How awful would this be? As long as the Fed can't be credibly tarred with the charge of political interference, not bad at all. An argument can be made that when rates are low or even negative, it's because there's just too darn much money supply and not enough demand for loans. An economist acquaintance points out that the Fed really did raise rates too high—"they outran the demand for investment capital at market rates with their reserves pricing policy. Like the ECB in 2012... they went too far in rate increases, and now they have to walk back their increases. Right now, the market rate is between 1.50 and 1.75 percent. Why should the Fed dither in going there?"
That makes the key question whether all those Fed cuts can offset the uncertainty and negative economic consequences of the trade war? We don't know the answer, but we do know the US economy has an increasing focus on medical care, high tech, services of all sorts, and various things we can produce ourselves, get from other countries, or do without. The cost to the consumer of the trade war is estimated by the NY Fed at $620, with others going as far as $1200-1500. This is a hardship for many, granted, but not everyone. The average income in Q1 $52,208. Give everyone a raise (or a tax cut) of about 2% (=$1044) and the tariff cost is covered. Here's another idea: everybody re-mortgages his house at lower rates and saves a similar amount. Renters are out in the rain; rent is notoriously sticky downwards.
We might be able to accept the hypothesis that the trade war is not going to dampen the endless materialism of the US consumer. And if the consumer, at two-thirds of the economy, is okay, isn't the whole economy okay? Well, no. Important other countries—Germany, UK—can still lower the outlook, if not all the way to US recession. Uncertainty and turmoil and erratic behavior at the top are still frightening and still capable of causing great harm, some of it in ways we don't yet see. The instincts of various financial sectors are dead right about that. But, much as we hate to say it, Trump is right that the US economy needs those rate cuts and the US economy is doing okay and will be doing better once those cuts take root. Just not the "best-ever" and 4-5% he boasts about so ridiculously. So now to get to the bottom line: the stock market should be okay (except for the big machinery industrials). Again. Talk of zero or negative rates, or re-starting QE, will fade. If we keep getting job growth and other signs of robustness like retail sales (and auto sales this fall), volatility will fall back. Actually, it already did. See the VIX chart from YahooFinance.
This happy ending version of upcoming events can come about only if Germany and the UK can recover from recession/Brexit, and if Trump doesn't screw things up. Alas, we know that is precisely what he is prone to do. If the FX market were to accept this rosy scenario, the dollar might lose some of its haven luster, although it's hard to see where else managers would want to put their money. Canada, maybe. But Trump just loves noise, so even if this turns out to be fairly on track, it won't be a straight line and it sure won't be uninterrupted by manufactured crises.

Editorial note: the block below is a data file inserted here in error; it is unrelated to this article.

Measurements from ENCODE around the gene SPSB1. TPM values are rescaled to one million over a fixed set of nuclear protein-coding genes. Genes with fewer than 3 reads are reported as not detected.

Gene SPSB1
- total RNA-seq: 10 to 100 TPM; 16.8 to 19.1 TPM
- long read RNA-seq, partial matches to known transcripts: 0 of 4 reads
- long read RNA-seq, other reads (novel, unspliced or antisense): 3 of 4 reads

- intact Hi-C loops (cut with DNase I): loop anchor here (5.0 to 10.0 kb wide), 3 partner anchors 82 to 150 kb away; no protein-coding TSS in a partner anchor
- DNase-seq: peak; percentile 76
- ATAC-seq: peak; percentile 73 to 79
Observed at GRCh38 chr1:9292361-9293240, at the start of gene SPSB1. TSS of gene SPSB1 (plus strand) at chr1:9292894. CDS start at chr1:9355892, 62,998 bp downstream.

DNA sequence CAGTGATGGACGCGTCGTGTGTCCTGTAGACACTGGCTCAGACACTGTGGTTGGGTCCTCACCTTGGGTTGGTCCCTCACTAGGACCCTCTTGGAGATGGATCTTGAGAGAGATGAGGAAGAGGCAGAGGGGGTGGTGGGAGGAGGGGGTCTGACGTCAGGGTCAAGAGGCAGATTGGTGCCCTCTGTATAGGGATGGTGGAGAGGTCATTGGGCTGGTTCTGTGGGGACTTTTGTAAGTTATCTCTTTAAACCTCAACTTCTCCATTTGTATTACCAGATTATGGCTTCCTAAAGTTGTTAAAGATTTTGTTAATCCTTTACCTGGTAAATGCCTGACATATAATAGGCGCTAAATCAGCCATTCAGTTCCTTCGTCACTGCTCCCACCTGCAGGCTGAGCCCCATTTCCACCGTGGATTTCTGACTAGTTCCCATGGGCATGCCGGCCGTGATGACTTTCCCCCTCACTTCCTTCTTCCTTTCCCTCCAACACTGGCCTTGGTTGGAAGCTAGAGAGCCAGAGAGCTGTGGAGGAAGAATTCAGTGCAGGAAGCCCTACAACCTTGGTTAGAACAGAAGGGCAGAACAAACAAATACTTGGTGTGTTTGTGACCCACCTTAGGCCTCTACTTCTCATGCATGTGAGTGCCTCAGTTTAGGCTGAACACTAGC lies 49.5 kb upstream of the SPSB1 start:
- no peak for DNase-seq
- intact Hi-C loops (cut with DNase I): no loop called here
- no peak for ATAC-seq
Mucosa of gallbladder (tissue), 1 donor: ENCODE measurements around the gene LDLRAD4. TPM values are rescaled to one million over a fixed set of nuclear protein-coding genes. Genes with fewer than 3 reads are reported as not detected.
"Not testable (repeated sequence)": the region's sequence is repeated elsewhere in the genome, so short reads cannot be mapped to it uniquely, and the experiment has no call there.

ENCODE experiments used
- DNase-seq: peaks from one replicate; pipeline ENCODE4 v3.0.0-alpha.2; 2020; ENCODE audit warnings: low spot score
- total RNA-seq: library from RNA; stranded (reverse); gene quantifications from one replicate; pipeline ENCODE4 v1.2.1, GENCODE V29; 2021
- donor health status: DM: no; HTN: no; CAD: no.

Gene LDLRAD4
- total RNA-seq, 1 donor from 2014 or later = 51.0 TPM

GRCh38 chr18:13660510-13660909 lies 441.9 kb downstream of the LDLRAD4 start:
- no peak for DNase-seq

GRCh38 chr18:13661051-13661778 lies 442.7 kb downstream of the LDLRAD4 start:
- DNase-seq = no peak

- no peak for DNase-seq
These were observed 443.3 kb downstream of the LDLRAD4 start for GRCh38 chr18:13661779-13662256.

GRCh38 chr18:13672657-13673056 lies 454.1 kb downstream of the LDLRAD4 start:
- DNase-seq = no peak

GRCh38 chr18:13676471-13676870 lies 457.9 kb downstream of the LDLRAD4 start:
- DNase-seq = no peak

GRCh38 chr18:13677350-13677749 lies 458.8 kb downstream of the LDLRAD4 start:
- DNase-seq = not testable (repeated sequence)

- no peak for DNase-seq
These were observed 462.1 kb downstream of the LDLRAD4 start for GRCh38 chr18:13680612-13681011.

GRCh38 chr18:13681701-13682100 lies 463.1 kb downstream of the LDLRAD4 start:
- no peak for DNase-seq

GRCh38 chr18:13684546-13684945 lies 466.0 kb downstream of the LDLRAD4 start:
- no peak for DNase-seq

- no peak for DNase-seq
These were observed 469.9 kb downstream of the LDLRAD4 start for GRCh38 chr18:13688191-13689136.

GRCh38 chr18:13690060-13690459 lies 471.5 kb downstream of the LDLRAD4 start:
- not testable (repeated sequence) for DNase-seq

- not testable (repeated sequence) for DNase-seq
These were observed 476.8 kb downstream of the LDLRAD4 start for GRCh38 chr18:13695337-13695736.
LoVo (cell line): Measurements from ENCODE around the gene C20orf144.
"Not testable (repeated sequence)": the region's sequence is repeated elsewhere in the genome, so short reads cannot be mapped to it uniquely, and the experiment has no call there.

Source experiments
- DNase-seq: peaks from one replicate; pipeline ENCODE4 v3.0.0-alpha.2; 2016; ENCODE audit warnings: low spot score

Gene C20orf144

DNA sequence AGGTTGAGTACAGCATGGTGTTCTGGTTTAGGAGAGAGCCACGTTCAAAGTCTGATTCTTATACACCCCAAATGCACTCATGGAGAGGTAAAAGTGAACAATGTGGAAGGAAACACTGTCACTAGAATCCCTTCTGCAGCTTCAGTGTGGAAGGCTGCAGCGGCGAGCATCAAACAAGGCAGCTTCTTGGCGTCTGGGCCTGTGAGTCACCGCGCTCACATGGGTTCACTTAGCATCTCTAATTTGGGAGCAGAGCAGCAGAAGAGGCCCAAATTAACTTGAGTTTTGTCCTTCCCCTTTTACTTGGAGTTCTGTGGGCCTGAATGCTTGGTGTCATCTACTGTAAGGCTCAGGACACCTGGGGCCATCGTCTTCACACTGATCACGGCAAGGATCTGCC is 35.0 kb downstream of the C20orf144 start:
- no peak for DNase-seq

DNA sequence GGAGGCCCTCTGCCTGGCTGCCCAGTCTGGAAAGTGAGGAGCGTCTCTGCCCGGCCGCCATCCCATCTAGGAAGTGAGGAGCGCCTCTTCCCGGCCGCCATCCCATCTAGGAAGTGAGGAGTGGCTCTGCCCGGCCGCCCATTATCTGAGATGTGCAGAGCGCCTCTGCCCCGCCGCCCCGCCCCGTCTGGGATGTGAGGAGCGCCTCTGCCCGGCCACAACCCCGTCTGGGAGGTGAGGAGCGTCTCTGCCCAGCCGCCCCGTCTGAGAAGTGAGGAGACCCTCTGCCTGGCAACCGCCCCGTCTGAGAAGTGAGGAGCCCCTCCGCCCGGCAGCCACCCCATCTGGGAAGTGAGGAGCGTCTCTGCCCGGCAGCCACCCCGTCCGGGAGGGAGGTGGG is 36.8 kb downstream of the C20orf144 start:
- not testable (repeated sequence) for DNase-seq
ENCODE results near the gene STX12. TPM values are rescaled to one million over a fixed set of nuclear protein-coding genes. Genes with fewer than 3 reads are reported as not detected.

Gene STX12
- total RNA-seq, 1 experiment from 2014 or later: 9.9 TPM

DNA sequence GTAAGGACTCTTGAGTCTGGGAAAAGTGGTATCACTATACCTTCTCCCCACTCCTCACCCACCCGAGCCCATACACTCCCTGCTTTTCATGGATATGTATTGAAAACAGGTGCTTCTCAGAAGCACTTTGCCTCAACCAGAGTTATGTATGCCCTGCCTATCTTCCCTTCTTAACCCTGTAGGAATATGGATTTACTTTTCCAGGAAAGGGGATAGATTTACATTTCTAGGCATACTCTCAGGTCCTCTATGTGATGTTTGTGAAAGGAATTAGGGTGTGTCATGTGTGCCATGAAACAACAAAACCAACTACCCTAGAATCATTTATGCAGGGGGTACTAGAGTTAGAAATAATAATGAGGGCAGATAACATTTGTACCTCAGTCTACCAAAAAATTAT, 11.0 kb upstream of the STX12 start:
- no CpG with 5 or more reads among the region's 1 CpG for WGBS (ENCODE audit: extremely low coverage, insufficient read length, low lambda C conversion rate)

Here's the thing—Trumpian distractions/disruptions sometimes go loony-tunes and that happened yesterday. Not just the flip-flop on taxes following a flip-flop on guns, or insulting an ally and then letting it spread to NATO—we have seen inconsistency and temper tantrums before. This time he said Jews voting for Dems are misinformed or disloyal, but even that is not all that new. What had psychiatrists tearing their hair on TV late last night was Trump claiming he is the Chosen One and he could still be in office 10-13 years from now. He also said he seen as the King of Israel... by Israelis. We await a response from the authentic genius Netanyahu.
Former Trump advisor Bannon said some time ago that Trump will not voluntarily leave the white House, implying the US Marshalls or the Army will have to drag him out by the scuff of his neck. Such a thing would be proof positive that Trump's aberrations are far more serious than quirks—the guy is nuts. Remember that right after the election, a group of shrinks came together to say precisely that. That's when we all took a look at the 25th Amendment. Jokes about guys in mental hospitals thinking they are Napoleon or Jesus are no longer funny—we've got one in the White House right now. See Trump's tweet below.
Trump's tweet: "President Trump is the greatest President for Jews and for Israel in the history of the world, not just America, he is the best President for Israel in the history of the world...and the Jewish people in Israel love him.... ..like he's the King of Israel. They love him like he is the second coming of God...But American Jews don't know him or like him. They don't even know what they're doing or saying anymore. It makes no sense! But that's OK, if he keeps doing what he's doing, he's good for... ....all Jews, Blacks, Gays, everyone. And importantly, he's good for everyone in America who wants a job." Where is the dividing line between narcissistic grandiosity and mental illness? Mental health professionals have little problem making the judgment—they say Trump is nuts. But elected politicians are far more cowardly. Some day we are going to wish we took Trump's mental illness more seriously. Words are one thing—deeds are another. Be afraid. And don't sell dollars.